Saturday, December 15, 2007

One Hundred Years of Imperial Bluster

I came across this column: One Hundred Years of Imperial Bluster on The Huffington Post yesterday. If you didn't know (which I didn't), Sunday was the 100th anniversary of the departure of the Great White Fleet from Hampton Roads, Virginia.

The brainchild of President Teddy Roosevelt, the 16 warships of the fleet would spend 14 months circling the globe. It was one of America's first forays onto the world stage, and was a signal that the United States was to be considered a world power.

The column is an interesting view of a forgotten piece of American history, and shows how much the world has changed in just 100 years. For instance the Sacramento Union newspaper feared that the fleet would be wrecked sailing through the Magellan Straits at the tip of South America and its sailors would be "eaten by cannibals."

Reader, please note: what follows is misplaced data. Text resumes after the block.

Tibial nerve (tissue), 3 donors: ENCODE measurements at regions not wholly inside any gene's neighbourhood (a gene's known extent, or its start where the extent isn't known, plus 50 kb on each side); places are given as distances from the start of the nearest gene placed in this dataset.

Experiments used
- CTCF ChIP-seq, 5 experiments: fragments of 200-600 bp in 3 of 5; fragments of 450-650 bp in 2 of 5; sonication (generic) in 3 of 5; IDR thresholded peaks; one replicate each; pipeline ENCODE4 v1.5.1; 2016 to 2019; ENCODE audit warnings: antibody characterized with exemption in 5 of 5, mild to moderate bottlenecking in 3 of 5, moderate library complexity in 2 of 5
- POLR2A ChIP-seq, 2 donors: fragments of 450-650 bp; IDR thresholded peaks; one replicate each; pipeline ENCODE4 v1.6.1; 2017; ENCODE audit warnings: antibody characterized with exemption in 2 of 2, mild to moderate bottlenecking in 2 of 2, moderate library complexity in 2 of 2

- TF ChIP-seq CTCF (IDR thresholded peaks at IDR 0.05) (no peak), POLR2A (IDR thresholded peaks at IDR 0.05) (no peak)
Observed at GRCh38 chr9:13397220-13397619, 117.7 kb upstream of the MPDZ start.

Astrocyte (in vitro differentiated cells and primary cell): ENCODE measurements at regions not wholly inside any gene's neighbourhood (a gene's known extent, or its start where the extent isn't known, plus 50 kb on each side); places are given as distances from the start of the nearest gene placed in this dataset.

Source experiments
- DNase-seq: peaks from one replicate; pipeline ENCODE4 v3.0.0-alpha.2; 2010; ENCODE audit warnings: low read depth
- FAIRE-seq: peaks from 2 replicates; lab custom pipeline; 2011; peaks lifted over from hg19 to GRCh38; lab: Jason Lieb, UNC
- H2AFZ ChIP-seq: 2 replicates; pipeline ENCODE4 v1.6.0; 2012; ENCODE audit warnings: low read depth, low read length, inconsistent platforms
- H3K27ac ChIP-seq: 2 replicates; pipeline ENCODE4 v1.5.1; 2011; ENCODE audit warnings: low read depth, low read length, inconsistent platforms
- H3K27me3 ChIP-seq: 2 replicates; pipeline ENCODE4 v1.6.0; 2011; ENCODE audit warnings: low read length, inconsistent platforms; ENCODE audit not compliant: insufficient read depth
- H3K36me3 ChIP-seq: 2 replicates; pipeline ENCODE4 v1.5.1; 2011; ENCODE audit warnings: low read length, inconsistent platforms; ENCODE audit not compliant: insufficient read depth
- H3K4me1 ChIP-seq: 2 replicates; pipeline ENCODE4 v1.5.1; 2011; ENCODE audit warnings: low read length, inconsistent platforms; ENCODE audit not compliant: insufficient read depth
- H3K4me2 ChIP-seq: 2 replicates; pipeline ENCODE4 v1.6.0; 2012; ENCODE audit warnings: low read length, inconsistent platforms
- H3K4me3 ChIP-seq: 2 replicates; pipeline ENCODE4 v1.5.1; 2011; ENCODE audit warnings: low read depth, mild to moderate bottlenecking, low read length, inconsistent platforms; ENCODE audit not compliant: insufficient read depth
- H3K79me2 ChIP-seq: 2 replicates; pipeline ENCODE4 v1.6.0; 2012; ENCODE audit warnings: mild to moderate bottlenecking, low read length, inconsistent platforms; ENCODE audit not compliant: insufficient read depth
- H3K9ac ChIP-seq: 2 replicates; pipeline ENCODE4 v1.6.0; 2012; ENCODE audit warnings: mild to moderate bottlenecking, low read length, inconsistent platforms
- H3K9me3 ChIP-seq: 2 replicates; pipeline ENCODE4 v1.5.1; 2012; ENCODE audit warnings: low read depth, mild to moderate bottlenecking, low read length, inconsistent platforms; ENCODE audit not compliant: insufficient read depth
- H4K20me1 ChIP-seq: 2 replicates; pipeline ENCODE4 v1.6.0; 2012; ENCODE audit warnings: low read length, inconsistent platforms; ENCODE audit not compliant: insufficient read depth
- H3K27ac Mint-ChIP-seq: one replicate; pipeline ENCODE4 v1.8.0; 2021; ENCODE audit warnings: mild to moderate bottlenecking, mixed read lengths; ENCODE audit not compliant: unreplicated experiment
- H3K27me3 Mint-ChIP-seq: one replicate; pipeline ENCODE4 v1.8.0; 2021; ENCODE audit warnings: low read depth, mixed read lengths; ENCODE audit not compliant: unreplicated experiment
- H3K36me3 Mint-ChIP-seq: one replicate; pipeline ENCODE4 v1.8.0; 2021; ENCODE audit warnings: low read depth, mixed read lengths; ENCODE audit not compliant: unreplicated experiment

The column also shows the contradiction often found in the projection of American power - warships sailing on what was dubbed a "peace mission." It is a contradiction still found in foreign policy today.
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